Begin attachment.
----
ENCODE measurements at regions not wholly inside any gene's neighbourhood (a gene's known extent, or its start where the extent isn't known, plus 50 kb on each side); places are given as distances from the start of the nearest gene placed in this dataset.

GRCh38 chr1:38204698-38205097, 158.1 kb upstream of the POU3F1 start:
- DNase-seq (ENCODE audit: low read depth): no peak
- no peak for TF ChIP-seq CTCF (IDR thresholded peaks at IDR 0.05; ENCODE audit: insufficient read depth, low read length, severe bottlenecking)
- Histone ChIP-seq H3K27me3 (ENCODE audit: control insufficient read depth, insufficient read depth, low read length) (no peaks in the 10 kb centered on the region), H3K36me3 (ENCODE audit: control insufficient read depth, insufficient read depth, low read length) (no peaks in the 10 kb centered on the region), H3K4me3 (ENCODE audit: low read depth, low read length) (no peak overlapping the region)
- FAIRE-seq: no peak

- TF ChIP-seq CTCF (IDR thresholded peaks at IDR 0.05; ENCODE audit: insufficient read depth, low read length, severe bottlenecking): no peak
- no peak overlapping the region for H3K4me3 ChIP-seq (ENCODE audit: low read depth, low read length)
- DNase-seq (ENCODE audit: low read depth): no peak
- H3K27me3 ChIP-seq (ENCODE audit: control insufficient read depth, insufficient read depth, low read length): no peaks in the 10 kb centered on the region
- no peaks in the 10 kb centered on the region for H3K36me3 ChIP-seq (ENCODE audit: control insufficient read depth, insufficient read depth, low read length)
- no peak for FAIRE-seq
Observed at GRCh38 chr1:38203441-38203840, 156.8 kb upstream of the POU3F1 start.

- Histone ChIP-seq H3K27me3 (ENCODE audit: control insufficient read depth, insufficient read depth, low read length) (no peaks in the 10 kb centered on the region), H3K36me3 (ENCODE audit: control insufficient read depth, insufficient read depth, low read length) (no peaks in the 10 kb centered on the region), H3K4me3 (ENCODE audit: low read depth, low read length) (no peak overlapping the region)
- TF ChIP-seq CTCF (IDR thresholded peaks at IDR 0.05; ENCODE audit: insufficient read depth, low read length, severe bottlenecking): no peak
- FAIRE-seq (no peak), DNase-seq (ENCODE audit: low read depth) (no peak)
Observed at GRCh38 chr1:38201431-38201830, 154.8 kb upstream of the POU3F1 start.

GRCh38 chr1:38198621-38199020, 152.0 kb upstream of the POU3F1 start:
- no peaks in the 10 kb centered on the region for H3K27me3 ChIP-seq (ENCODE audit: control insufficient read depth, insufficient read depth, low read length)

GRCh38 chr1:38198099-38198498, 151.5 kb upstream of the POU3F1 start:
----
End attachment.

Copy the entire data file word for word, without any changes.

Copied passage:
ENCODE measurements at regions not wholly inside any gene's neighbourhood (a gene's known extent, or its start where the extent isn't known, plus 50 kb on each side); places are given as distances from the start of the nearest gene placed in this dataset.

GRCh38 chr1:38204698-38205097, 158.1 kb upstream of the POU3F1 start:
- DNase-seq (ENCODE audit: low read depth): no peak
- no peak for TF ChIP-seq CTCF (IDR thresholded peaks at IDR 0.05; ENCODE audit: insufficient read depth, low read length, severe bottlenecking)
- Histone ChIP-seq H3K27me3 (ENCODE audit: control insufficient read depth, insufficient read depth, low read length) (no peaks in the 10 kb centered on the region), H3K36me3 (ENCODE audit: control insufficient read depth, insufficient read depth, low read length) (no peaks in the 10 kb centered on the region), H3K4me3 (ENCODE audit: low read depth, low read length) (no peak overlapping the region)
- FAIRE-seq: no peak

- TF ChIP-seq CTCF (IDR thresholded peaks at IDR 0.05; ENCODE audit: insufficient read depth, low read length, severe bottlenecking): no peak
- no peak overlapping the region for H3K4me3 ChIP-seq (ENCODE audit: low read depth, low read length)
- DNase-seq (ENCODE audit: low read depth): no peak
- H3K27me3 ChIP-seq (ENCODE audit: control insufficient read depth, insufficient read depth, low read length): no peaks in the 10 kb centered on the region
- no peaks in the 10 kb centered on the region for H3K36me3 ChIP-seq (ENCODE audit: control insufficient read depth, insufficient read depth, low read length)
- no peak for FAIRE-seq
Observed at GRCh38 chr1:38203441-38203840, 156.8 kb upstream of the POU3F1 start.

- Histone ChIP-seq H3K27me3 (ENCODE audit: control insufficient read depth, insufficient read depth, low read length) (no peaks in the 10 kb centered on the region), H3K36me3 (ENCODE audit: control insufficient read depth, insufficient read depth, low read length) (no peaks in the 10 kb centered on the region), H3K4me3 (ENCODE audit: low read depth, low read length) (no peak overlapping the region)
- TF ChIP-seq CTCF (IDR thresholded peaks at IDR 0.05; ENCODE audit: insufficient read depth, low read length, severe bottlenecking): no peak
- FAIRE-seq (no peak), DNase-seq (ENCODE audit: low read depth) (no peak)
Observed at GRCh38 chr1:38201431-38201830, 154.8 kb upstream of the POU3F1 start.

GRCh38 chr1:38198621-38199020, 152.0 kb upstream of the POU3F1 start:
- no peaks in the 10 kb centered on the region for H3K27me3 ChIP-seq (ENCODE audit: control insufficient read depth, insufficient read depth, low read length)

GRCh38 chr1:38198099-38198498, 151.5 kb upstream of the POU3F1 start: